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Jim Cook



Every once in a while I switch the TV channel from Fox to CNBC to see what the liberals are saying.  After listening awhile I get a deep sense of hopelessness and foreboding for our country.  The most important thing for the left is giving money to people.  They are happy to see the growth of food stamps, disability payments, housing subsidies, free healthcare and all the other welfare benefits.  They utterly fail to see the damage it is doing to the recipients.  Whole cities that once flourished have deteriorated into rotting eyesores populated with shambling hulks of chemically dependent drones.  These people are no longer employable.  They have become incompetent and helpless and the liberals can’t see that it’s their doing.

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The Best of Jim Cook Archive

Commentary Of The Month
October 28, 2003
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The New "Sons of Liberty"

By Nelson Hultberg

Study any account of the growth of America and one fact always jumps out at you -- the heroic self-determination of the men and women who shaped the events of our history. Throughout those sprawling colonial years to the trying times of the Revolution, and beyond to the boom towns of the West, the railroad age, Edison, Henry Ford and the roaring twenties, there is observable in the people of these eras an unrelenting sense of self-reliance and willingness to take risks. It is not a history of government social agendas with their inevitable concomitants of futility and despair. It is a history of adventurous, self-assured individuals in pursuit of great accomplishments, of personal daring and discovery -- a tale of the human spirit in quest of the ideal. The dominant figures that built this country were not leveling bureaucrats, but dynamic entrepreneurs, pioneers, scientists, inventors, immigrants -- bold, ingenious men willing to rise or fall on their own merits and the strength of their faith in a just Providence.

They fought a war with a ragged little army against a mighty empire, and won. They wrote a Constitution for all the ages, and crossed a vast and death dealing frontier with nothing but covered wagons and their own personal stamina. New inventions and miracles of production and an astonishing wealth, that staid men of Europe never dreamed possible, sprang from the fervor of their unbounded ambition. They turned useless prairies into golden wheat fields, their wagons into powerful locomotives, and a savage wilderness into a network of commerce and trade. Their tiny republic grew to be a colossus in face of a scornful Europe still mired in the Old World that couldn't conceive of why men were meant for liberty. Law was crowned as King, and all men were held to be equal before it. Government conveyed privilege vanished, and men pursued a life centered upon the individual for the first time in recorded history.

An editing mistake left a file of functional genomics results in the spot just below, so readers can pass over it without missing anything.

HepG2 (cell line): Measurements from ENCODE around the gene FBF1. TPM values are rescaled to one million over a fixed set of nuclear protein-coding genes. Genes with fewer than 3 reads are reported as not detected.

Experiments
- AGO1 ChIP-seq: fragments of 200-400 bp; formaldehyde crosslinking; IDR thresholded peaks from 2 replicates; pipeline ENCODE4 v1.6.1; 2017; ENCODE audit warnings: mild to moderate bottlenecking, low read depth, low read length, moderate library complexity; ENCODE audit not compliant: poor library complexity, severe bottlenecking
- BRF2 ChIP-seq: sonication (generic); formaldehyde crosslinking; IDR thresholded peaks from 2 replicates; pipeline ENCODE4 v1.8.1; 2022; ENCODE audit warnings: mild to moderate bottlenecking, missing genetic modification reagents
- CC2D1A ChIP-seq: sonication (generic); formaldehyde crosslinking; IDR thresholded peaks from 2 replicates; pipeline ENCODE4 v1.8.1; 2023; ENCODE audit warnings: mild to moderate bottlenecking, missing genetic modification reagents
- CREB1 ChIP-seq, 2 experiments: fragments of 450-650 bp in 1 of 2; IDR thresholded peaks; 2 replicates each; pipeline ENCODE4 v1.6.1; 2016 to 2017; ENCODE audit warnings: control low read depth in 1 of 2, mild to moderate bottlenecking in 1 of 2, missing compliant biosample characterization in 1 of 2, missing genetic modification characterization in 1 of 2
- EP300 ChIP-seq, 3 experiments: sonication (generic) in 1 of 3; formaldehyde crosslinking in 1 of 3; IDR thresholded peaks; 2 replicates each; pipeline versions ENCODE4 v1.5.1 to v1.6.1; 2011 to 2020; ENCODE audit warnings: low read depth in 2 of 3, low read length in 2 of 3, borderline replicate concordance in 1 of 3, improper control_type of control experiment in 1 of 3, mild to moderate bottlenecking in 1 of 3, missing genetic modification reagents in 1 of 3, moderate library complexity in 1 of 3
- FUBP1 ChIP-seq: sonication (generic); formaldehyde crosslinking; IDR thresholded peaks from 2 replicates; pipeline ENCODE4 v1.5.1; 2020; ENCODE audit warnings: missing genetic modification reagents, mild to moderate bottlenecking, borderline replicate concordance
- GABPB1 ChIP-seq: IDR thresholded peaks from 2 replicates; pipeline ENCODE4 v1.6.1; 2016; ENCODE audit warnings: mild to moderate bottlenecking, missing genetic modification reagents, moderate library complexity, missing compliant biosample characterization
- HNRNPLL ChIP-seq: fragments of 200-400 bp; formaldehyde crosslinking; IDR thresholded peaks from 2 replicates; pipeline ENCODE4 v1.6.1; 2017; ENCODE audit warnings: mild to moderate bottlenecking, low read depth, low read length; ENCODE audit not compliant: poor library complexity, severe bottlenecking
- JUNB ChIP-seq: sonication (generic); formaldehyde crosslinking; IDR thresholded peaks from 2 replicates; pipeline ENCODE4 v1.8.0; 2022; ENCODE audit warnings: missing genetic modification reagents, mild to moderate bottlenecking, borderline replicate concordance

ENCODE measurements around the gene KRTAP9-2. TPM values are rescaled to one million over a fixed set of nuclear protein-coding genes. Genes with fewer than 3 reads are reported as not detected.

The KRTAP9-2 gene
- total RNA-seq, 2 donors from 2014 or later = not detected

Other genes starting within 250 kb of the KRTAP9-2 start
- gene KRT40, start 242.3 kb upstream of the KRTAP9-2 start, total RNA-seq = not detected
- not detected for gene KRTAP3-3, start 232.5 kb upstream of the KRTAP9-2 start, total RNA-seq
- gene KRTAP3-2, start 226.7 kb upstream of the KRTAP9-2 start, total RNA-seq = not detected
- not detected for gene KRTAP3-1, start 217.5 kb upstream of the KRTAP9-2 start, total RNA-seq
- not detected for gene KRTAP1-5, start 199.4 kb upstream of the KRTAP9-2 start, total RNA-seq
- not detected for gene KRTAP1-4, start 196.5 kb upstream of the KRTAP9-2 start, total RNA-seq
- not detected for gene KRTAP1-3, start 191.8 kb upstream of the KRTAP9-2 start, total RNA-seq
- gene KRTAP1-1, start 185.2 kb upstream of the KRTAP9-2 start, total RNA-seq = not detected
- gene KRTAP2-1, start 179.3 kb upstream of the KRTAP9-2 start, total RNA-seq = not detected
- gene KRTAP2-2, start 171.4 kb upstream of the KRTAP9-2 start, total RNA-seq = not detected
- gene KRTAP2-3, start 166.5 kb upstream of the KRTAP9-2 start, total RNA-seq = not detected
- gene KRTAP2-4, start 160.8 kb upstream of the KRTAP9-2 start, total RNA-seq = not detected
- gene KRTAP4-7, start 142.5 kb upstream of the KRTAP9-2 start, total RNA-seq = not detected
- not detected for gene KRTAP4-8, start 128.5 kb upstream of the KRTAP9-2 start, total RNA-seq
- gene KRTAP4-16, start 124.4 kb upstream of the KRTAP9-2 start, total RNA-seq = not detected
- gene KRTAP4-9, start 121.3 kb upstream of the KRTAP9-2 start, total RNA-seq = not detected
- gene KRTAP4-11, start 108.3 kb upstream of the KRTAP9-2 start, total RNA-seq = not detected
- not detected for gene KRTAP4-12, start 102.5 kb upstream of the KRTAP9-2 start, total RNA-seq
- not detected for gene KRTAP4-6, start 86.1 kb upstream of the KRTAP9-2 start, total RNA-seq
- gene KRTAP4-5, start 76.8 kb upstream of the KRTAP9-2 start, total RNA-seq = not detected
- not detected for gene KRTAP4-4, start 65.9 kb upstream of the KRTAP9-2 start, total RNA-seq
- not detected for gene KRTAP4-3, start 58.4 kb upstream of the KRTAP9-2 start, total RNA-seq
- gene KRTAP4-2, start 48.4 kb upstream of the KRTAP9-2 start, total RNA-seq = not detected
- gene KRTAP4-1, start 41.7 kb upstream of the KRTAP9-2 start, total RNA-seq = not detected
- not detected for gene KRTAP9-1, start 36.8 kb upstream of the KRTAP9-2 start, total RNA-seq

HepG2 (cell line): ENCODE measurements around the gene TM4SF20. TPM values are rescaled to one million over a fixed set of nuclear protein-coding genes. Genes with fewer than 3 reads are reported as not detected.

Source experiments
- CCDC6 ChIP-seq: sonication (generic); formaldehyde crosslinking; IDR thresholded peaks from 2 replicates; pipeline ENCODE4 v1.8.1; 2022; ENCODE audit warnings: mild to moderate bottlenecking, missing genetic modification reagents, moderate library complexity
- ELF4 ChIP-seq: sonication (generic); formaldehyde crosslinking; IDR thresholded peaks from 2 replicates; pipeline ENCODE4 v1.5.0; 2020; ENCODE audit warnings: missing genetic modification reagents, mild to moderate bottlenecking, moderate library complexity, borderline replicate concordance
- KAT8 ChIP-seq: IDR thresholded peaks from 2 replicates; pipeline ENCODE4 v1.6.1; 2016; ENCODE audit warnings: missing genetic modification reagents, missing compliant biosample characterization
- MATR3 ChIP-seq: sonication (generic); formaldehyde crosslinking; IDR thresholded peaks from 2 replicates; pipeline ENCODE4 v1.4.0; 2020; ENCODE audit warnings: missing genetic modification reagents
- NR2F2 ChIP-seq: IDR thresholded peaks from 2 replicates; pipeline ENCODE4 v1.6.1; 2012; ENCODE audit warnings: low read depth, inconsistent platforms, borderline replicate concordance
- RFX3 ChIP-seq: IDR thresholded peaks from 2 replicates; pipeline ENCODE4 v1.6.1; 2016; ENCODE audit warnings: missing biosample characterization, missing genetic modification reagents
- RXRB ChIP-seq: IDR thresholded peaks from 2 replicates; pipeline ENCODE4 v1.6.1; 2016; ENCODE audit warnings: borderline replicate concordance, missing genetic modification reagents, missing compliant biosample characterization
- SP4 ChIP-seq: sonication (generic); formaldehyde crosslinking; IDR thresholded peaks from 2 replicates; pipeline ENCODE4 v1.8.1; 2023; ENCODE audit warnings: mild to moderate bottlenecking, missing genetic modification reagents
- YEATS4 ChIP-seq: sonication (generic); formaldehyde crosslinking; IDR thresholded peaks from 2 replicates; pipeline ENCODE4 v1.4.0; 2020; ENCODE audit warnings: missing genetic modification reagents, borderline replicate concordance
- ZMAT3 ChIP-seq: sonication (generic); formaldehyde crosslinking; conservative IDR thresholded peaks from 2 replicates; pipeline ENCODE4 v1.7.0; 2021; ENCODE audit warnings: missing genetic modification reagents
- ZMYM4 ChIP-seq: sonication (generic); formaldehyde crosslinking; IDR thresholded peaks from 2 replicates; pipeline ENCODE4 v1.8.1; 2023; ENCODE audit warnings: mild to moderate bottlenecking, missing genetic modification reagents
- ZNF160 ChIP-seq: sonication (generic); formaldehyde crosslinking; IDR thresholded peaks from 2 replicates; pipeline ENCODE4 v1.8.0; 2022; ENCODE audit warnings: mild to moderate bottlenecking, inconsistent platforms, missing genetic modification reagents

To such restless enterprising people, there was little on earth that was impossible. All they wanted was to be free, to keep what they produced, and to seek their destiny beyond the next horizon. They would work out their own security. "Just let us be free," they insisted.

It was thus that a whole new philosophy came to be through the first stirrings of these brave men and women. It was the philosophy of individualism, and it stood in direct contrast to the accepted beliefs of Europe, which taught men to seek security and subordinate themselves always to the dictates of the monarch, or the feudal lords, or whoever had the power of the state behind them. This new American philosophy declared that men were their own rulers, that they were endowed by their Creator with free will, that they were responsible for their own lives and possessed the power within them to overcome any obstacle. It was a philosophy that exploded across a whole continent with the most dazzling burst of hope and optimism mankind had ever seen. It transformed the world and turned life into an evolving, mobile force for good instead of the stagnant, autocratic ritual it had been for so much of human history.

For 125 years, Americans rigorously adhered to this remarkable idea of individualism, and as a result, their prosperity grew to unparalleled heights. Life was meaningful. Peace was the rule, men of good will abounded, and most important of all, the free creativity of sovereign beings was everywhere.

Beginning in the early 20th century, however, a great many Americans began to betray the individualist principles that had served them so well. And by the start of the 1930's, the old primitive concept of statism, dominant throughout the monarchist age in Europe, began to reemerge. America's free-market philosophy came under attack. Men and women were collectivized into chess pieces to be maneuvered by social engineers. Gold was deemed to be anachronistic; paper money a miracle salvation. The income tax, scorned by stalwart Americans for 150 years, became "acceptable policy" for modern times to feed burgeoning bureaucratic appetites.

As a result, our Federal Government has grown into a dreadful omnipresence as we begin the 21st century; life has become less and less meaningful; peace has become the exception; men of good will have shrunk from sight; and that ever so vital sovereignty of being has faded in face of the spreading ministrations of the welfare state.